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From Late Middle English ēnorme (monstrous or unnatural act; enormity), from Old French énormité (enormity),[1] from Latin ēnormitās (irregularity; enormity), from ēnōrmis (irregular, unusual; enormous, immense) + -itās (suffix forming nouns indicating states of being). Ēnōrmis is derived from e- (a variant of ex- (prefix meaning ‘out; away’) + nōrma (norm, standard) + -is (Latin suffix forming adjectives from nouns).[2]





enormity (countable and uncountable, plural enormities)

  1. (obsolete) Deviation from what is normal or standard; irregularity, abnormality.
  2. (uncountable) Deviation from moral normality; extreme wickedness, nefariousness, or cruelty. [from 15th c.]
    Not until the war ended and journalists were able to enter Cambodia did the world really become aware of the enormity of Pol Pot’s oppression.
    • 1816 June – 1817 April/May (date written), [Mary Shelley], chapter I, in Frankenstein; or, The Modern Prometheus. [], volume II, London: [] [Macdonald and Son] for Lackington, Hughes, Harding, Mavor, & Jones, published 1 January 1818, →OCLC, page 6:
      I had an obscure feeling that all was not over, and that he would still commit some signal crime, which by its enormity should almost efface the recollection of the past.
    • 2015 June 6, Duncan White, “Boston Marathon bombing: New book ‘Road to a Modern Tragedy’ examines Tsarnaev brothers’ motivation [print version: Behind the mask, page R23]”, in The Daily Telegraph (Review)[1], London, archived from the original on 11 June 2015:
      Hannah Arendt coined the phrase "the banality of evil" in her dispatches for The New Yorker from Adolf Eichmann's trial in Jerusalem in 1961. It was her attempt to square the mediocrity of the man with the enormity of his crimes.
  3. (countable) A breach of law or morality; a transgression, an act of evil or wickedness. [from 15th c.]
    • 1816 June – 1817 April/May (date written), [Mary Shelley], chapter VII, in Frankenstein; or, The Modern Prometheus. [], volume I, London: [] [Macdonald and Son] for Lackington, Hughes, Harding, Mavor, & Jones, published 1 January 1818, →OCLC, pages 161–162:
      Yet she appeared confident in innocence, and did not tremble, although gazed on and execrated by thousands; for all the kindness which her beauty might otherwise have excited, was obliterated in the minds of the spectators by the imagination of the enormity she was supposed to have committed.
    • 1870 July, Jean-Henri Merle d’Aubigné, “Dr Merle D’Aubigne on the Council and Infallibility”, in The British and Foreign Evangelical Review, volume XIX, number LXXIII, London: James Nisbet & Co., Berners Street; Edinburgh: Oliver & Boyd, →OCLC, page 591:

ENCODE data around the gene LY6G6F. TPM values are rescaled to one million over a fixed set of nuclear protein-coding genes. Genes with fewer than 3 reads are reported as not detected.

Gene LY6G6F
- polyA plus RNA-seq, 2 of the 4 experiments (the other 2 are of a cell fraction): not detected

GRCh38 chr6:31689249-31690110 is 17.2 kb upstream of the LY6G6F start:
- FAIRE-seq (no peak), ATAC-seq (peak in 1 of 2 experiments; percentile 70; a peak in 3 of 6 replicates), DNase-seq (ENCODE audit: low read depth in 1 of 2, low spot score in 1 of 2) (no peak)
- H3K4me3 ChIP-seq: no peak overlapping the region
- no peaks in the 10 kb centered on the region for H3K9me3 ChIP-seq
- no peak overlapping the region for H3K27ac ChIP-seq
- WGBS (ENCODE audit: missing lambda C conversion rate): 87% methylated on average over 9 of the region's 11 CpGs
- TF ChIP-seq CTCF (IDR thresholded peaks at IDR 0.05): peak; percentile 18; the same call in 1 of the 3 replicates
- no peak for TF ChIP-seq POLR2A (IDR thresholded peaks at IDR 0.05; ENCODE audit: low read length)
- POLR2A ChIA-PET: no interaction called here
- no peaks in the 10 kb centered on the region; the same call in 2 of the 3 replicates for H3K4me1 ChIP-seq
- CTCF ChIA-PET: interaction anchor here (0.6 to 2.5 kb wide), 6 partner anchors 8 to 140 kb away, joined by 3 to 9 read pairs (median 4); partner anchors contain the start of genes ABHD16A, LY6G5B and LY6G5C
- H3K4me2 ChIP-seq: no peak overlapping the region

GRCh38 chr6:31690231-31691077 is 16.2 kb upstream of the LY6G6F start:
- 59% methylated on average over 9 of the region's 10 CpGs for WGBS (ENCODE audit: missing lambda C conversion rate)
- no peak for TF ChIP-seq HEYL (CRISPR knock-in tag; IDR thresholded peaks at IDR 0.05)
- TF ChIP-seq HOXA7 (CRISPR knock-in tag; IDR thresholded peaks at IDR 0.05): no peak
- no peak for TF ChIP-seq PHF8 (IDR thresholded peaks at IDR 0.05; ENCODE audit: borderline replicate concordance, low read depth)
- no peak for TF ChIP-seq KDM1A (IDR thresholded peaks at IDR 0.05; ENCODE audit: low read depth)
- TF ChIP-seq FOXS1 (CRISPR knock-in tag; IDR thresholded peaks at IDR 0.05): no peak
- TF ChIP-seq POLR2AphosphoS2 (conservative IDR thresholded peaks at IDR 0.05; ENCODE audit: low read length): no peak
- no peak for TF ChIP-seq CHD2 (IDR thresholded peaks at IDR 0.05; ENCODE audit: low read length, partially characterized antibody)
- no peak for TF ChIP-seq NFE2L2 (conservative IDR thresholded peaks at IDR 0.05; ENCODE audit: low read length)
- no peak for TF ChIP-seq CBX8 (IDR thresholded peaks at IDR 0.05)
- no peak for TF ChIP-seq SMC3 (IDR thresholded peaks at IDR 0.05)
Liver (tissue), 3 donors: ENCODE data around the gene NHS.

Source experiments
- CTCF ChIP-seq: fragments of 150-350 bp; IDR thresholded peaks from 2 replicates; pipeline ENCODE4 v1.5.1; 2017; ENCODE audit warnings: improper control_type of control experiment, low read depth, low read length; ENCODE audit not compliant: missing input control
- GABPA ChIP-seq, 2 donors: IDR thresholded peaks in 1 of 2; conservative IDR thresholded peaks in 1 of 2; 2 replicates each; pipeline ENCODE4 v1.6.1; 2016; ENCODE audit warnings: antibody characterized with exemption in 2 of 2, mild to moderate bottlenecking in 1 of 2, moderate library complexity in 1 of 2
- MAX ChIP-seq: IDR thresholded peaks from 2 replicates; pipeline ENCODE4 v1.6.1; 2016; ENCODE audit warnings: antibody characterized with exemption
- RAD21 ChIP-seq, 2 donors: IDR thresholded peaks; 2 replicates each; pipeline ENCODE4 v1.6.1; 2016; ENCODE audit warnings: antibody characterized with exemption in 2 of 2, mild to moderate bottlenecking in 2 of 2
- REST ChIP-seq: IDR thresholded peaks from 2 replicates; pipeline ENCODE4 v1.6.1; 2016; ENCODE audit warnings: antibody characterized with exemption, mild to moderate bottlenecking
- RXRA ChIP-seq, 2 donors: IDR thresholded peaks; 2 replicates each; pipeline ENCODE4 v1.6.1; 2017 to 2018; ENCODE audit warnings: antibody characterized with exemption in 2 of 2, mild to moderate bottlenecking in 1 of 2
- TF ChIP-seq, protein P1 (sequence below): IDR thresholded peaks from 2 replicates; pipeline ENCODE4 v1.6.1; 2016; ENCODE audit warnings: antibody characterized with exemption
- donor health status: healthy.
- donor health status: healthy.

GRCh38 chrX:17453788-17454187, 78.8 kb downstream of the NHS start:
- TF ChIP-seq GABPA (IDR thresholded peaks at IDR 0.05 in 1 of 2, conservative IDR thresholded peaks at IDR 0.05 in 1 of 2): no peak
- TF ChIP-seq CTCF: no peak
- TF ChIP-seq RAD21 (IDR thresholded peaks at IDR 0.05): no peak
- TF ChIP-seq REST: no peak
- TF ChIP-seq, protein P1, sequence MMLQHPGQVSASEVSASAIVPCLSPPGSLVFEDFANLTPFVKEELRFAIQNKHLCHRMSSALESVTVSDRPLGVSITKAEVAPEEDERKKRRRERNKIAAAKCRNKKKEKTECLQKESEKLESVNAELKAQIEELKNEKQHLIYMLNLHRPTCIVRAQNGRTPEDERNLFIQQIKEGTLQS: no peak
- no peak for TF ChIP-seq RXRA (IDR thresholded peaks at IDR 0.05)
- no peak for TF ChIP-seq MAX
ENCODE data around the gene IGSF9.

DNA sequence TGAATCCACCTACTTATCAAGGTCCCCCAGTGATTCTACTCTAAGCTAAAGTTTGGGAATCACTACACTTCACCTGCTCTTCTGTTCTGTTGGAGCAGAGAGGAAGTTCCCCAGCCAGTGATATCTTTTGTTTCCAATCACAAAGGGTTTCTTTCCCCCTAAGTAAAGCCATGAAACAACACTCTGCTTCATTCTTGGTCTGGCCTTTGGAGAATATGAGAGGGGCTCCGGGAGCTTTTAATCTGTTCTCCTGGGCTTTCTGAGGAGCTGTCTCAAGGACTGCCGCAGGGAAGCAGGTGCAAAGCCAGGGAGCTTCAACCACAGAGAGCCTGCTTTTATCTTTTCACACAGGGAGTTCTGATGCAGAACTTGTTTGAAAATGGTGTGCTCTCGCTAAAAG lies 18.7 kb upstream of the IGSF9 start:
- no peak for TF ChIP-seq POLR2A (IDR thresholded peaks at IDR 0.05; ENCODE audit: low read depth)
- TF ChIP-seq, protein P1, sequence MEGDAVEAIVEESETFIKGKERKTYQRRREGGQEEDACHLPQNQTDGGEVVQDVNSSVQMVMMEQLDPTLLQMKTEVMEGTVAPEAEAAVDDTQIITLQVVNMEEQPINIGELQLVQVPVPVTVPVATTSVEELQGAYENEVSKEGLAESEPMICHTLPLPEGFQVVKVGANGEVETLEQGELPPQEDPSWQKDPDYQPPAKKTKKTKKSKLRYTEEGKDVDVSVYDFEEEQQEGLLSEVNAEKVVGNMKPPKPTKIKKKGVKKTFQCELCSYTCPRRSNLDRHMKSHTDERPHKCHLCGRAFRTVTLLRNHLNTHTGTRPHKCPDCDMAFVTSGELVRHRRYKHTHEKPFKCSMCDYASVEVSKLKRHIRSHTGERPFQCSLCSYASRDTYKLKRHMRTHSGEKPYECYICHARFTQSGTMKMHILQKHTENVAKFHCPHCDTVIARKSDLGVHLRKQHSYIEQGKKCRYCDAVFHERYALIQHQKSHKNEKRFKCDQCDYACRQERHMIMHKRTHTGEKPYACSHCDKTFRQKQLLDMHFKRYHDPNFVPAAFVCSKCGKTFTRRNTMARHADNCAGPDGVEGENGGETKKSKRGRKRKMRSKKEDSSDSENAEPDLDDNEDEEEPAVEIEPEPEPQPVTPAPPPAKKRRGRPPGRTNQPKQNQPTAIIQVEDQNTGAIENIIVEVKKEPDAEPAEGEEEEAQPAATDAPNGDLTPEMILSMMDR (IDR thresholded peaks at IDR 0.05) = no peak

Monsters of impurity, avaricious wretches, poisoners, have occupied the papal see. A learned bishop (Maret of the General Council) expresses himself with holy indignation in reference to the frightful enormities of the tenth century.
    • 1972, Christopher Hill, The World Turned Upside Down, Folio Society, published 2016, page 93:
      In 1650 Lieutenant William Jackson was in trouble for holding, among many other enormities, ‘community of all things’, including, apparently, wives.
  4. (uncountable, sometimes proscribed) Great size; enormousness, hugeness, immenseness. [from 18th c.]
    Synonyms: ginormity (humorous); see also Thesaurus:size
    • 1997, Magda Denes, Castles Burning: A Child’s Life in War:
      I am in Amerika! I felt like weeping at the enormity of this fact. Amerika, the fabled, the mythic, the coveted. The knowledge that we had no visas, and therefore would not be allowed to set foot on land, dampened my enthusiasm only a little.
    • 2008, Edwin Mullins, The Popes of Avignon: A Century in Exile, New York, N.Y.: BlueBridge, →ISBN, page 103:
      But the enormity of Clement's vision of papal grandeur only became clear once the public rooms were completed during the years that immediately followed.
    • 2012 May 13, Alistair Magowan, “Sunderland 0–1 Man Utd”, in BBC Sport[2], archived from the original on 13 March 2015:
      [Wayne] Rooney and his team-mates started ponderously, as if sensing the enormity of the occasion, but once [Paul] Scholes began to link with Ryan Giggs in the middle of the park, the visitors increased the tempo with Sunderland struggling to keep up.

Usage notes


Enormity as a synonym for enormousness is sometimes considered an error, though other usage guides hold that there is little basis for the distinction. Both words ultimately go back to the same Latin source word ēnōrmis meaning “deviating from the norm, abnormal”.






  1. ^ ēnorme, adj. as n.”, in MED Online, Ann Arbor, Mich.: University of Michigan, 2007, retrieved 7 April 2018.
  2. ^ enormity”, in Lexico, Dictionary.com; Oxford University Press, 2019–2022.